I really haven't had a lot of time to post here over the past couple of months. So maybe I should provide some minor background – especially for new readers. The dominant theme is the Legion of Christ and the now disgraced founder, Fr. Marcial Maciel.
Allow me first to reiterate that, while in the LC I was one of the very first to speak of the Congregation as a cult. Essentially, that provoked my leaving. I think I was the first to describe the LC as a dysfunctional family. It doesn't matter a whit if I was first or not - my point is I've "been there, done that" earlier than most.
After the leaving the LC (way back in 1982) I felt enormous anger towards Maciel and I felt utterly betrayed and shunned by my LC peers who (true to form) once I left wanted nothing further to do with me. I guess I didn't want to have anything to do with them either - but the "shunning" caused a very deep wound. I fought, successfully, to obtain all the requisite dispensations from Rome so that I could marry within the Church at a time when such dispensations were borderline impossible. This is all ancient history, but it's important to note that I am not a "friend" of the Legion. I got on with my life and devoted my energy to more positive things. I've always wanted to live life looking ahead - not through the rear-view mirror.
Over the years, I felt a nagging need to write a book ("Driving Straight on Crooked Lines") about my experiences in the Legion and my personal dealings with Maciel. I guess I wrote it for my kids but I also thought my story might be of use to those who did not understand how so many of us were taken in by the founder. I wanted to figure that out for myself and, I wondered if the 20 years I "gave" to God within the Legion were of any value at all. I read a lot of pertinent blogs to get a sense of what I might have missed during my absence.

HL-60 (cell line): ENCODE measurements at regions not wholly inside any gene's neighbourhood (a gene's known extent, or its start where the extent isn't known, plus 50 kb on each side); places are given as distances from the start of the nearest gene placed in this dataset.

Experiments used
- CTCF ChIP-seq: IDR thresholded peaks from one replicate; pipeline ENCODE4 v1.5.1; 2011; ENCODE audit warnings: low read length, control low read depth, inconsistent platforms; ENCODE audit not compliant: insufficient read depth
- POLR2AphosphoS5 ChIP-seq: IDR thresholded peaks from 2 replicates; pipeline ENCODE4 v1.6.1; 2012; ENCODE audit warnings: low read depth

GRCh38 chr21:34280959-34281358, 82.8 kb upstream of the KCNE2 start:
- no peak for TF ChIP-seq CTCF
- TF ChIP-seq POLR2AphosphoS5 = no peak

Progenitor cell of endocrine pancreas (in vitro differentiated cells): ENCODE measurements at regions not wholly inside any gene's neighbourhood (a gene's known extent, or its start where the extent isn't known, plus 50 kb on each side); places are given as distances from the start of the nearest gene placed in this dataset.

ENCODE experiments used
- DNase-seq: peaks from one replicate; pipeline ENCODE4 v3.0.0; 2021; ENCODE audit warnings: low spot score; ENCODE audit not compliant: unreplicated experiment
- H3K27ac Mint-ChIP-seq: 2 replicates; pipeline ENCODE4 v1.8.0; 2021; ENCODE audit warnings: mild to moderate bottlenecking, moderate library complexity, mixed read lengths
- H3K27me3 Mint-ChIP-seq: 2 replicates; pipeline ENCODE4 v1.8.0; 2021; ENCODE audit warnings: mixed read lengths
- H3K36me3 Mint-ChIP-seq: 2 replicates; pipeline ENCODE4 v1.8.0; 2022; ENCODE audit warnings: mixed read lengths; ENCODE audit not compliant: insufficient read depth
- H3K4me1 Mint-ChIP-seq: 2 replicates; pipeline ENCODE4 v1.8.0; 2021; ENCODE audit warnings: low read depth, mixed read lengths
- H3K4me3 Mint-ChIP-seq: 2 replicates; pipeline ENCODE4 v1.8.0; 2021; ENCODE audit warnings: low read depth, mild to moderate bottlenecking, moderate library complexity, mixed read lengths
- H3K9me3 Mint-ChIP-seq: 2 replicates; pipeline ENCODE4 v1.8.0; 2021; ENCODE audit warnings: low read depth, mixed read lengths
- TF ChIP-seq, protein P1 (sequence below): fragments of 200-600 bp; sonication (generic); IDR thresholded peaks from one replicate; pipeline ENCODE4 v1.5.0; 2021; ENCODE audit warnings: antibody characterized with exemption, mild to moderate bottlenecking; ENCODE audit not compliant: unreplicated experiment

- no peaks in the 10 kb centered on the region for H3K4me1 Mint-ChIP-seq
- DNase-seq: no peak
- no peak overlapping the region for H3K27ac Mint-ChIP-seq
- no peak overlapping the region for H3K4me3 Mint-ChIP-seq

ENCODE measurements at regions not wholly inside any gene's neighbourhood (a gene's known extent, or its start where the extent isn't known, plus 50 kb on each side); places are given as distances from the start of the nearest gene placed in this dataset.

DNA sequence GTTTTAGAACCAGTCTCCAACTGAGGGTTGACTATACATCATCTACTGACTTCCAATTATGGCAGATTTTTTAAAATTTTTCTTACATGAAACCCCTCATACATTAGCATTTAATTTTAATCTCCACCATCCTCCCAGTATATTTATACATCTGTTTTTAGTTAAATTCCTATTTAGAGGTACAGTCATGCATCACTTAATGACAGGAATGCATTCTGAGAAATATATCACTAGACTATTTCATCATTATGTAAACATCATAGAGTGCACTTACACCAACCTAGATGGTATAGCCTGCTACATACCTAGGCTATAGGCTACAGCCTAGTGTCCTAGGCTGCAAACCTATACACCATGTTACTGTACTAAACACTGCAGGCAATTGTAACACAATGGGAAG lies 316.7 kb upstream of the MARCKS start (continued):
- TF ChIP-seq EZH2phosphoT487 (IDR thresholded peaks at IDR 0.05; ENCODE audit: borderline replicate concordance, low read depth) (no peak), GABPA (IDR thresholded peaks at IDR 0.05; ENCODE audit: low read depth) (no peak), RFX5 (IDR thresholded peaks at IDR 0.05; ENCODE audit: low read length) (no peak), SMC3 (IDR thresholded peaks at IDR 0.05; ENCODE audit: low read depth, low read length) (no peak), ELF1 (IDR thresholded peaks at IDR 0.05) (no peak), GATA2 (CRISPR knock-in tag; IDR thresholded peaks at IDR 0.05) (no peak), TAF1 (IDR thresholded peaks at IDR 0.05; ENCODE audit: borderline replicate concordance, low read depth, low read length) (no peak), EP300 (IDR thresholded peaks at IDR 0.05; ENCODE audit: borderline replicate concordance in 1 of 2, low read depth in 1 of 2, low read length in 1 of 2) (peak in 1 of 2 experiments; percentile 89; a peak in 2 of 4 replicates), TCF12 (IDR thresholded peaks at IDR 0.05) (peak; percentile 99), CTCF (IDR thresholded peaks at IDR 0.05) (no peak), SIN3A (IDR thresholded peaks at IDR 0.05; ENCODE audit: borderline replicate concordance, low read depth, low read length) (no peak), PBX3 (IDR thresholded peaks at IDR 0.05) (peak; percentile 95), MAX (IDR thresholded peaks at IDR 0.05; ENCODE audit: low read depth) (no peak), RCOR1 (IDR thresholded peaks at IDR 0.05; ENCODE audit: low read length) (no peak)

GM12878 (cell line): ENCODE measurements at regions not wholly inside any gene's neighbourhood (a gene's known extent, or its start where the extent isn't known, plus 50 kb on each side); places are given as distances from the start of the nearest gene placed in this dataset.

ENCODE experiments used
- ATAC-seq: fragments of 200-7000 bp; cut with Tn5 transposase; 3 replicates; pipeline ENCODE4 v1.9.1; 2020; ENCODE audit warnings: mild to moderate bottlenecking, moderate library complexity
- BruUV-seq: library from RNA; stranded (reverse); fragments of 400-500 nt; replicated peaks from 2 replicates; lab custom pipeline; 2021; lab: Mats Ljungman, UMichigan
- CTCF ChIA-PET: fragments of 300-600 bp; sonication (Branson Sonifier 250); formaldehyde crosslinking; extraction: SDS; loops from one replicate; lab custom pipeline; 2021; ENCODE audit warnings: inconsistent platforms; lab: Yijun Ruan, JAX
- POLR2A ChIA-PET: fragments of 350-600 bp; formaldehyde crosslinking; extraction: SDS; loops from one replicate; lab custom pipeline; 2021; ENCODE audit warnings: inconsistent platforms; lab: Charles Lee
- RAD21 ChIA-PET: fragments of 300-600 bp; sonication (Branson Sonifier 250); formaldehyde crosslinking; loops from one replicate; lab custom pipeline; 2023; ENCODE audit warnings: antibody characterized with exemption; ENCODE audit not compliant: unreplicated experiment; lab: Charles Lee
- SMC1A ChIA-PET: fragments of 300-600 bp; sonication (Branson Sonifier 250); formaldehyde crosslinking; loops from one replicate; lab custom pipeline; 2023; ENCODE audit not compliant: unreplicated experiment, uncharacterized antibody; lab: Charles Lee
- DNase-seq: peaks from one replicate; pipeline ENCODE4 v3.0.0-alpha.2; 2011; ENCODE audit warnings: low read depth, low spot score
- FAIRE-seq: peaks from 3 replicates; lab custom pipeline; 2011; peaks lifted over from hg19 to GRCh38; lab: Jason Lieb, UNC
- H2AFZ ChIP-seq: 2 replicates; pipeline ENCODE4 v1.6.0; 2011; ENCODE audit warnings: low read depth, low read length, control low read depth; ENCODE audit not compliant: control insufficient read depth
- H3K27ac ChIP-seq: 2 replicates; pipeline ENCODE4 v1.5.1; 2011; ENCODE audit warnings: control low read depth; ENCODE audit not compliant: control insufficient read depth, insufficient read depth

My book kindled lots of memories, most of them sad. But not all. We had some good times and we learned a lot. I certainly got to see the world, had incredible experiences (read my book!) holding on to my Faith and realizing that I did manage to do a lot of "good."
Then the Maciel scandal erupted. It saddened me, for the Church, for the good LC/RC, for their families. When I first heard of his betrayals I was quite devastated, then very angry (again!) At about the same time I was going through the agony of meeting with him in Cheshire to decide on the future of my vocation - he was fathering a child!!
Writing the book was cathartic. I felt better when I finished the process. Then came the good part: floods of e-mails, phone calls (some from people I hadn't heard from for 40 years) all of them saying how much my book had helped them. Some said it helped them understand what priests think about; a previously anti-Catholic businessman wrote it had changed his perspective. Former LCs were the most expressive - they said it helped them revisit the good and the bad and to find even more peace. Several current LCs said they liked it and that it gave them a better understanding about the LC's history (1962 is a long time ago for most of them!). Former RCs liked it, for the same reasons. Current RCs have used it for their "Encounters with Christ" (or whatever that is called now.) Paul Lennon, well known to this blog's readers, gave it a great review which I appreciate. So did Jason Berry. A few who left very recently, have said that reading it is too painful, for now.
You're thinking "what's the point?"
Perhaps I have come full circle. I was/am a victim of MM and the "system" as much as anyone else. My heart goes out to the sexual victims. Period. But they are not, by any means, the only "victims” although some of them are the "de facto" spokespersons for the amorphous group of "ex-Legionaries." I can only try to their anger - especially if, as they say, the Legion has not yet reached out to them. I I empathize with the many people affected by the LC/RC are still recovering. It's a process - but there is light at the end of the dark tunnel and I hope they know than and they do not lose hope. If recovery isn't happening after a reasonable amount of time, I'd suggest therapy. Regain has a directory of people who understand the phenomenon and are willing to help. Find a licensed therapist.